Unfortunately, a storm started brewing, the café owner feared lightning (which might cause an electrical surge and fry every computer hooked up to his network – including mine) and eventually shut down his entire operation. By this time Misha showed up and we decided to transfer to a neighbouring restaurant. From there I called my customer in the US to explained my yet another predicament (yet another excuse why I could not deliver the work). The storm kept increasing in intensity to what may be the most intense storm I ever experienced. It was pouring out of the sky like Niagara Falls and we were told this was the fiercest storm the country experienced in twenty years. A couple of weeks later, in Prague, I even heard over the news how about 50 people on a beach in the Black Sea were sucked up in a tornado, never to be found again…
With the stress of having to explain yet another failure to my customer, the amazing storm, and the throngs of Bulgarians huddled under the patio roof in the restaurant, staring in wonder at the rage of God outside, this while in my intoxicated vacation state and prepared frame of mind to cross the Arab border, I committed what I have never accomplished during my eight year history of owning a mobile – I lost it.
That’s great, now I can’t even communicate in my fancy way with my translators and my projects seemed even more at risk.
So now we were off to Turkey.
We rolled into Istanbul early next morning, just in time to meet my friend on his way to work. He took us up to his office, where I hooked up, with absolute ease, to his network and spent the next couple of hours catching up to some badly needed work.
First day in Istanbul and we actually had a CHOICE!! between
Burger King and McDs!
Below left: they had a little bit of an inflation problem down there and our meal turned out to be about 4,000 million of their funny money. Therefore, this might be the only time in my life when you might see me as a “millionaire” (I was holding 3,000 Turkish Lira). A beer usually goes for about one million, which equaled, at that time, about 80 US cents.
Below right: the prize after a long bus journey.
That wrapped up, I grabbed my camera and we headed out to explore the city.
I must say that we were both quite surprised. As you might expect, I entered the country holding my valuables with firmly clenched fists, but the people and surroundings were not at all as we both had expected. The people were nice, most of them spoke English, and they were VERY helpful. People were nice as well in Bulgaria, but most of the time they spoke to us in Bulgarian, in a manner as if we had been living there for the past ten odd years. Add to this the fact that, in Bulgaria, shaking your head means yes, nodding your head means no, vpravo means straight (pravo in Czech means “to the right”), so we were quite pleased at the ease with which we could communicate with people in Turkey. In fact, many times people there would hear us talking and asked us if we were Polish. When we told them we were Czechs, I’d say half the time the person would instantly pull out some Czech phrases. Everywhere we went people were running up to us trying to sell us something. Street vendors filled the streets while walkers moved slowly and the occasionally beeping cars filled the rest. It was a little bit uneasing to be constantly asked to order food or buy something, anything, but the people were not harassing about it and politely let us go on our way when we showed no interest. Every time we looked into our map or stared like a dumb tourist looking for where to go next, someone would run up to us and help us on our way. But they never held out their hands afterwards looking for a reward for their favour, as we initially expected would be the case.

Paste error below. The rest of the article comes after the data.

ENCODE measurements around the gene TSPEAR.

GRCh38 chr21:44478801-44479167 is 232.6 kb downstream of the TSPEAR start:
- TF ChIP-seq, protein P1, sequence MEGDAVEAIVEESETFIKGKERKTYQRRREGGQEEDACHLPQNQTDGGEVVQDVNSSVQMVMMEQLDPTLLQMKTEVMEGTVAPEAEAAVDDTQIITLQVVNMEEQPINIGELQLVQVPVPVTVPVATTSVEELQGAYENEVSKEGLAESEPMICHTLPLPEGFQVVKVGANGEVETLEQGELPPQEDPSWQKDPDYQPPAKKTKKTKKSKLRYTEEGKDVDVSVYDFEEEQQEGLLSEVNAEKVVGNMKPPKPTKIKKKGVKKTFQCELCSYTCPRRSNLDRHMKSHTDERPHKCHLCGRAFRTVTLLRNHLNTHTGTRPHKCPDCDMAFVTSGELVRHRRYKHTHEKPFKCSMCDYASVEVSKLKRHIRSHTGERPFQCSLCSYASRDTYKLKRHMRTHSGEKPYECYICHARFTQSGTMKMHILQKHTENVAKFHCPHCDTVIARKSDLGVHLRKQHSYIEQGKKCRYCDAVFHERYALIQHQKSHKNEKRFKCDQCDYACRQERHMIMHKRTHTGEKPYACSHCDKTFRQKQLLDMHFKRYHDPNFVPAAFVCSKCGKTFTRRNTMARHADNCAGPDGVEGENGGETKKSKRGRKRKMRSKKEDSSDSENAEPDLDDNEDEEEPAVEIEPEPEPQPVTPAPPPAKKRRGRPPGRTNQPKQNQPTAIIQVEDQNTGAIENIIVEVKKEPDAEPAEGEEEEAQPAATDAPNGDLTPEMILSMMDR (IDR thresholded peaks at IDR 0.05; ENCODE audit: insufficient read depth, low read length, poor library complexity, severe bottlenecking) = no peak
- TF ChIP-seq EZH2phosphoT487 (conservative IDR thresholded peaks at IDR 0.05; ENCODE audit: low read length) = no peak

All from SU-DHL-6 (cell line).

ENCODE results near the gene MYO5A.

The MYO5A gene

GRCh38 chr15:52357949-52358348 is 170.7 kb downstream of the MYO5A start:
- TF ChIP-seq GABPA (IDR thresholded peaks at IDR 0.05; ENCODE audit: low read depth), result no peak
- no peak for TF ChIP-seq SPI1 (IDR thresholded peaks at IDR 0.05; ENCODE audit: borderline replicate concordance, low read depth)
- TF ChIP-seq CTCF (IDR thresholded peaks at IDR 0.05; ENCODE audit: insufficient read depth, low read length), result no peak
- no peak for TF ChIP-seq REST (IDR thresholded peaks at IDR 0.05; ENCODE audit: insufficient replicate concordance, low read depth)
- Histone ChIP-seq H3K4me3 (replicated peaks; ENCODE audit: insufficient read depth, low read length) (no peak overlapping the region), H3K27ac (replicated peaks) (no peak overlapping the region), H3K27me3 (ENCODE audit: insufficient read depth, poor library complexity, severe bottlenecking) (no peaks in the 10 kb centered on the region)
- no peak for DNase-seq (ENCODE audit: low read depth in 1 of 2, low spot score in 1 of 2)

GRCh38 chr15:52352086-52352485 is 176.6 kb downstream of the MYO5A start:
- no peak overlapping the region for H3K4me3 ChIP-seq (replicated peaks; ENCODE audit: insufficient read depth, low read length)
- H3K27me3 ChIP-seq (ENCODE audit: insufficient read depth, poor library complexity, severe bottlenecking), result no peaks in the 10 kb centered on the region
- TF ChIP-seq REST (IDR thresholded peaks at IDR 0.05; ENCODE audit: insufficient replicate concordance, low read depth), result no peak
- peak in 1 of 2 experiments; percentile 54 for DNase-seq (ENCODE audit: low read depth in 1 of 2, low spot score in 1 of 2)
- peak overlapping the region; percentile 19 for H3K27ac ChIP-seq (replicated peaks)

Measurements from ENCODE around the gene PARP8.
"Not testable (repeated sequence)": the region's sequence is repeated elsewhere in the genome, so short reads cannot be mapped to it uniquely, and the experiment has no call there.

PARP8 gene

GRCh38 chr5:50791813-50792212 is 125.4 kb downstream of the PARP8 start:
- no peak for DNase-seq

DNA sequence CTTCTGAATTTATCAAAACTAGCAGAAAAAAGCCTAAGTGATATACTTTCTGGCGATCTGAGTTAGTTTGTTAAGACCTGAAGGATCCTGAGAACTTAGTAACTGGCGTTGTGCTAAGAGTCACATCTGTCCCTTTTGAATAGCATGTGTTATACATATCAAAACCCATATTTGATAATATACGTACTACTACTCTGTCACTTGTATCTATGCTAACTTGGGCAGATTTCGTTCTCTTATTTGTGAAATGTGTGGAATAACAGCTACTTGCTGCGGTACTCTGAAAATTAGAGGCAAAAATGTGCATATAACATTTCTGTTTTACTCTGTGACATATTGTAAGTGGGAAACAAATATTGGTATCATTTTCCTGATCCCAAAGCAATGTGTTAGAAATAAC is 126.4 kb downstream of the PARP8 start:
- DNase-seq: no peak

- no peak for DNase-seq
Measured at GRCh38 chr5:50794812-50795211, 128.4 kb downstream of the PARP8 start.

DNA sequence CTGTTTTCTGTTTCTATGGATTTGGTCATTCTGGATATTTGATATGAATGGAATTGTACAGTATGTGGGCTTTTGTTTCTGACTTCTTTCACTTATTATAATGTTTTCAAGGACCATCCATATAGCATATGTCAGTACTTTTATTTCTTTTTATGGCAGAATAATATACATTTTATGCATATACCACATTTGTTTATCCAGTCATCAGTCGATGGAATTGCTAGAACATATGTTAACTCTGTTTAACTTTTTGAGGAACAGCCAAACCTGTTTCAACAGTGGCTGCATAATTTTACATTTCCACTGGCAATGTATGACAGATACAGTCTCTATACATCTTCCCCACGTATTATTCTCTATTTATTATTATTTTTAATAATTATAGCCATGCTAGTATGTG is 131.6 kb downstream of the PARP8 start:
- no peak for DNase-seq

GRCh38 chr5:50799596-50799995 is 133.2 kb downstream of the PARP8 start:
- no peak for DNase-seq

So we spent two nights in Istanbul and left quite impressed and surprised.
Although my customer was disgruntled, I think I just managed to pull off the big project in time for it to meet it’s customers deadline and we spent our time in Turkey soaking in the wonderful architecture. It was interesting how the architecture differed slightly on different sides of the straight – one side being the “Asian” side and the other the “European” side. In fact, on our way back to Prague, we noticed a sign while crossing the big city bridge, “Welcome to Europe”, this while still in Istanbul!
Well, now we’re on our way back to Sofia, where we plan to stay overnight and party with our new friend and maybe hook up with another friend who, while we were on the southern coast of Bulgaria, had freshly moved to the city from Prague.
Since my battery is dying and I need some in reserve to refer to incoming text messages tomorrow, I will sign off now and continue this stressful adventure later.
Some scenes of Isanbul: